The Science of Breast Milk
Feeding during the first 1000 days between conception and a child’s 2nd birthday sets the foundation for overall health. Breastfed babies are less likely to develop allergies, GI, respiratory and ear infections. They are also less likely to become overweight, develop diabetes later in life and have been shown to have a higher IQ. Breastfeeding reduces the risk of childhood infections such as diarrhea and pneumonia and premature mortality as well as minimizes nutrition-related harm to cognitive development in early childhood (Horta et al., 2015; Victora et al., 2016). More recently, researchers have connected not just acute illness but a host of serious, chronic diseases and conditions—SIDS, obesity, leukemia, breast cancer, and asthma—to infants’ consumption of formula. Recent studies have also shown that even small amounts of breast milk have diverse bacteria that are beneficial to infant health.
Moreover, breastfeeding reduces the risk of postpartum hemorrhage and depression for mothers, who are also less likely to develop diabetes and to experience breast or ovarian cancer (Chowdhury et al., 2015; Victora et al., 2016).
The World Health Organization, CDC and America Academy of Pediatrics recommend infants be breastfed exclusively until six months of age with breastfeeding continuing as an important part of the infant’s diet until he or she is at least two years old. Meanwhile, the World Health Assembly has set a target to increase the breastfeeding rate to 50% at 6 months of age by 2025. As of 2020, only 25% of infants are breastfed under six months of age.
Why timing matters
It is not only the initiation of breastfeeding, but the duration of breastfeeding which impacts infant health. Researchers have found, for example, that babies breastfed for less than 4 weeks are 5 times more likely to die of SIDS than infants breastfed for more than 16 weeks. Babies breastfed 2 months or less are almost 4 times more likely than babies breastfed for more than a year to be obese when they enter elementary school. Childhood cancer rates are affected by how infants are fed as well. Infants breastfed for 6 months or less are almost 3 times more likely to contract lymphoid malignancy than babies breastfed longer than 6 months. We are creating the tools to help mothers breastfeed for longer.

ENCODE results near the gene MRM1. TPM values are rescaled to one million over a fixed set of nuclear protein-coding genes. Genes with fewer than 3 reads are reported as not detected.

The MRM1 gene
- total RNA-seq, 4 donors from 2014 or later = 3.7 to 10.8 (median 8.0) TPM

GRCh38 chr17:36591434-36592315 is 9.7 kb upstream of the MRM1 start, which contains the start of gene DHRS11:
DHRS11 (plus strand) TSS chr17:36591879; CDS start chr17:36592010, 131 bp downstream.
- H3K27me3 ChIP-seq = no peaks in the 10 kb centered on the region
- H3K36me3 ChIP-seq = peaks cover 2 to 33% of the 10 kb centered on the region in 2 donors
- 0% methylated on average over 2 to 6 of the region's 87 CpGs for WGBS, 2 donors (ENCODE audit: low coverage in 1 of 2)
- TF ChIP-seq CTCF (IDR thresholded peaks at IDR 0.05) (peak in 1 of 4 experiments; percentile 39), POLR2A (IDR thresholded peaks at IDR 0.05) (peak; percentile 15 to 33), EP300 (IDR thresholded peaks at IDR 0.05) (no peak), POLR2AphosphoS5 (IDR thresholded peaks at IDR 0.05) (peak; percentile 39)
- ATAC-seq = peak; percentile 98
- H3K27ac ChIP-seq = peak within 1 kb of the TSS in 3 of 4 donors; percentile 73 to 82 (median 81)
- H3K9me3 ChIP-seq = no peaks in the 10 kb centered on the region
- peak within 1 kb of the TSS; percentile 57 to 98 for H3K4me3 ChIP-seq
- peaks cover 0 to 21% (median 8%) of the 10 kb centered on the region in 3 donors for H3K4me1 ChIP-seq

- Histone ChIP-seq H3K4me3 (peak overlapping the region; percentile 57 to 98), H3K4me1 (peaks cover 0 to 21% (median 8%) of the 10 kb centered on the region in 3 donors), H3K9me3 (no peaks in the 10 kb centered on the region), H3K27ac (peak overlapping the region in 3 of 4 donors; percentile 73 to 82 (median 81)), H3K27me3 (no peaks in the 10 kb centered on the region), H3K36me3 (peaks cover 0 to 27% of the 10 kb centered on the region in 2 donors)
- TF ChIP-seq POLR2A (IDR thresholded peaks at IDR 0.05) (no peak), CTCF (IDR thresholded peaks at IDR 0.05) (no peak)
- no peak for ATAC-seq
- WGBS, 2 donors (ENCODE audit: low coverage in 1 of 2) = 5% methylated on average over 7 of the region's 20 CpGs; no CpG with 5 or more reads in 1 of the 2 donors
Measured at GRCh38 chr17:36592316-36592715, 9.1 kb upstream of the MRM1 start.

Breast milk is unique due to genetics and differences in diet
There is an abundance of research demonstrating that one’s breast milk is individualized and unique. Comparisons between mothers have consistently shown differences in milk composition in terms of the levels of beneficial nutrients -- and harmful toxins.
Maternal diet and breast milk composition are highly correlated. The nutrient levels of breast milk have been shown to be directly associated with the health and development of the infant. Similarly, toxins passed through breast milk also influence child health. Our tests focus on the specific nutrients where evidence shows that maternal diet impacts levels found in breast milk. We intentionally avoid testing for nutrients where research does not show a correlation in diet and the levels found in breast milk, such as Vitamin D, zinc, phosphorus, sodium and selenium.
For those nutrients that are impacted by maternal diet, a change in diet by the breastfeeding mother, either through what foods they consume or supplementation, results in a change in the composition of her breast milk. Moreover, studies have found that diet modifications can have impact on the fat and caloric content of breast milk in as little as four days.
Lactation Lab is the most scientifically advanced breast milk test available
The creamatocrit breast milk test used by many NICUs and lactation professionals was first developed in 1978. It entails separating the fat from the milk and measuring it with a ruler to approximate the total calorie count. Despite significant innovation in lab testing in other areas of healthcare, this rudimentary test is still widely used in hospitals and support centers, over 40 years later simply because no other options existed -- until now!
Our proprietary tests were developed by a team of practicing physicians, PhD chemists and toxicologists. Our lab is located at the California Nanosystems Institute at UCLA, which is one of the most advanced research labs in the world. As of 2022, we are the only lab in the world that offers comprehensive nutritional analysis of breast milk. In a field that has long been neglected by science, we are pioneering academic research in breast milk composition and have published in several prominent scientific journals, including Breastfeeding Medicine and Clinical Lactation.